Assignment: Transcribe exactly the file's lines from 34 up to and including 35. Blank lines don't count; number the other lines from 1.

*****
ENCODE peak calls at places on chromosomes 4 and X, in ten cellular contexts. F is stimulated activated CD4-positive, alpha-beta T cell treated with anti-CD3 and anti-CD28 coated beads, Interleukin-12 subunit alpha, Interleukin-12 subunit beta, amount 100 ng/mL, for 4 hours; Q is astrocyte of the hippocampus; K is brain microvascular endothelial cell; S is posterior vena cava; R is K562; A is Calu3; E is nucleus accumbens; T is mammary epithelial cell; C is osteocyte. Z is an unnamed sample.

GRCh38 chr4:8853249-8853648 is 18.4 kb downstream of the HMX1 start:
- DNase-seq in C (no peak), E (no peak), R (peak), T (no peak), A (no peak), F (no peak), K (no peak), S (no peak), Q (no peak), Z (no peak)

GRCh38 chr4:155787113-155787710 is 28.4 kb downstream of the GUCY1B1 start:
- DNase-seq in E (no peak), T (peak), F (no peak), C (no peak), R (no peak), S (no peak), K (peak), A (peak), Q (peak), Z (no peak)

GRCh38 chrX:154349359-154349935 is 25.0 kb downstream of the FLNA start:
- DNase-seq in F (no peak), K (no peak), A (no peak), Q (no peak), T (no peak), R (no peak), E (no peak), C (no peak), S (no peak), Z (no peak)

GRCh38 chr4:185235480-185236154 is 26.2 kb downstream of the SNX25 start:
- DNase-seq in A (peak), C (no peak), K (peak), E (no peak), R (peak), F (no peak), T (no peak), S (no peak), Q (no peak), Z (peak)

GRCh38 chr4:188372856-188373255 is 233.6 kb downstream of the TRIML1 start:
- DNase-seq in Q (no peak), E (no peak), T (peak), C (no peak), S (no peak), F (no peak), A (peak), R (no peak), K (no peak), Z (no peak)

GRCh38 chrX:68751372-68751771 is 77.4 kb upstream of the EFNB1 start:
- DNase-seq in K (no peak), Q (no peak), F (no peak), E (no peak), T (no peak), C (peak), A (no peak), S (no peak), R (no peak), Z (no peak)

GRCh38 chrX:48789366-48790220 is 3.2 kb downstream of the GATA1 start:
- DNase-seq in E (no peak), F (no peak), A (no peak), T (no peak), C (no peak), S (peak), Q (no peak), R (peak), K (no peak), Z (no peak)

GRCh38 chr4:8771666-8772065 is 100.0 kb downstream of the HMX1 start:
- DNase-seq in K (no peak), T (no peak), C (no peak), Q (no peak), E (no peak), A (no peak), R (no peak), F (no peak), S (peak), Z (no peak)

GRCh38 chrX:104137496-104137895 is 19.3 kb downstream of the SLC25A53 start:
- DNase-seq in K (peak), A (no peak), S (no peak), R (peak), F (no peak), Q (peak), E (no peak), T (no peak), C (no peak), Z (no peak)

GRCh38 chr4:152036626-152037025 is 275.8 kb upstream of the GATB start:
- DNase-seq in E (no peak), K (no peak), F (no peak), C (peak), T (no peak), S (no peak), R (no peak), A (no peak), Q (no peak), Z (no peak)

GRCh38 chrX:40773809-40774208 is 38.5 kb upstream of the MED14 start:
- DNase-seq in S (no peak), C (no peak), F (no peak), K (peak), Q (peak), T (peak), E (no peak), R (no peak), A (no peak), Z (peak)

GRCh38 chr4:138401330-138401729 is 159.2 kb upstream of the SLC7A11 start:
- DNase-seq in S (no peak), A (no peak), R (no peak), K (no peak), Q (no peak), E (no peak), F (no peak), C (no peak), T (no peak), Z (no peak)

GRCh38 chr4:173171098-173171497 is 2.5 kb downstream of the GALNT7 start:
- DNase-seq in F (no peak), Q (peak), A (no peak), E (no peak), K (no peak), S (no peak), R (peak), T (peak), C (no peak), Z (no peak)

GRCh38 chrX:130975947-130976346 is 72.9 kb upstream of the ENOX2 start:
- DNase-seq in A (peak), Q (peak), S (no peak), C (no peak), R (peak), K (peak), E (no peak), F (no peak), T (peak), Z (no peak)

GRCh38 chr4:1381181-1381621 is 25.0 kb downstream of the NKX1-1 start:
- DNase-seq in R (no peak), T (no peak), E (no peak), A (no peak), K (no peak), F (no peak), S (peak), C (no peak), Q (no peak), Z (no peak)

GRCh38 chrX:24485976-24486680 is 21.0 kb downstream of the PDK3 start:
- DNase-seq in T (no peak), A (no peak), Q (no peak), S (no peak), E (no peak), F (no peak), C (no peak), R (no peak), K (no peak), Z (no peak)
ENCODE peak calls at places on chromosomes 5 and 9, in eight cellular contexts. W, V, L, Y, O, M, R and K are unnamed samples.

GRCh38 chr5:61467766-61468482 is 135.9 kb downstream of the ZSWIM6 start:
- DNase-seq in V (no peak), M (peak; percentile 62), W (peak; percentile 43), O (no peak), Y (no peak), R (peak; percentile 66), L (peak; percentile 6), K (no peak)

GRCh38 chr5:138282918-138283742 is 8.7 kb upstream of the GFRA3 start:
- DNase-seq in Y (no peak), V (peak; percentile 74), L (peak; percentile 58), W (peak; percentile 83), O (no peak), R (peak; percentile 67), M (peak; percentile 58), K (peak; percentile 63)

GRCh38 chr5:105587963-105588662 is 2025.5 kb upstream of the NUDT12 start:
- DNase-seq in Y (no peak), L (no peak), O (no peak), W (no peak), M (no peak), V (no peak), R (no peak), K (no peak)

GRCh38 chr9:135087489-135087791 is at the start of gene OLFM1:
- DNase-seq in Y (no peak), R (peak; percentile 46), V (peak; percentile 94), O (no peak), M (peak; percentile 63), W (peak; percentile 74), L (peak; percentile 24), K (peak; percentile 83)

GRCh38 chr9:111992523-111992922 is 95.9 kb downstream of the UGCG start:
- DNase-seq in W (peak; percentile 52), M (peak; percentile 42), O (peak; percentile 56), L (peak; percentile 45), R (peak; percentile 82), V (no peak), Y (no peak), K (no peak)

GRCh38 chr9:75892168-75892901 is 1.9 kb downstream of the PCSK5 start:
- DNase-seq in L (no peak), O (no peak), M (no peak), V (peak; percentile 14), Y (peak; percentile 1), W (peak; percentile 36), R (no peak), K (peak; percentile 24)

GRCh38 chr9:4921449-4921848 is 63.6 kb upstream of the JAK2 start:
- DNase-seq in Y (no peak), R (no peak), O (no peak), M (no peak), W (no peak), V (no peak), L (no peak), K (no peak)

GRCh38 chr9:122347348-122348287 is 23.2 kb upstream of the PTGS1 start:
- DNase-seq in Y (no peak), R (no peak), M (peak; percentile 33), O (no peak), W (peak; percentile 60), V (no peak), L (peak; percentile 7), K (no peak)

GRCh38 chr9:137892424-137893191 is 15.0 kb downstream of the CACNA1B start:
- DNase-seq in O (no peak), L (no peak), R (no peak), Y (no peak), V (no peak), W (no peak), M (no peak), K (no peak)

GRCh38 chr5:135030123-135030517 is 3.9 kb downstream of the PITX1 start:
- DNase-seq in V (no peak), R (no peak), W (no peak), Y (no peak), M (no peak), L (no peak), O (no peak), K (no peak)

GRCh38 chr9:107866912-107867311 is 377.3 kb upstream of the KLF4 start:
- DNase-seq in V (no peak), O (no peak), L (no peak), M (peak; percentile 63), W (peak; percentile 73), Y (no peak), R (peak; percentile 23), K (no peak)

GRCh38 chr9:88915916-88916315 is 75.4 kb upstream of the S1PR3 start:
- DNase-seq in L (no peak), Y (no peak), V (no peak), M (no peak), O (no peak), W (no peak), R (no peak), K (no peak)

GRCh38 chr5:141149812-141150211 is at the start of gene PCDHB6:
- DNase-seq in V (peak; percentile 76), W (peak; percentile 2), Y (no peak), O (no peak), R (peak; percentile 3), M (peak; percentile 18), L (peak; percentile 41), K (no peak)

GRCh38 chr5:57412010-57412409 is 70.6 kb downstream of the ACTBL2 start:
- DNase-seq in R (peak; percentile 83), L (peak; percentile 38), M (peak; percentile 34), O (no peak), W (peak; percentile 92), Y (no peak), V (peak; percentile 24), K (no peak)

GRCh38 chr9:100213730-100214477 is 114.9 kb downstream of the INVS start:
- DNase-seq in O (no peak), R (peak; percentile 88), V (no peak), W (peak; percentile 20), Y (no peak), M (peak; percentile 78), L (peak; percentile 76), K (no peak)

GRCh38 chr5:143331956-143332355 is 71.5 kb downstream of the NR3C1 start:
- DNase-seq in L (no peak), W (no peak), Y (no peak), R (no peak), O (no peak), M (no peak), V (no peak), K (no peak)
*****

ENCODE peak calls at places on chromosomes 5 and 9, in eight cellular contexts. W, V, L, Y, O, M, R and K are unnamed samples.

GRCh38 chr5:61467766-61468482 is 135.9 kb downstream of the ZSWIM6 start: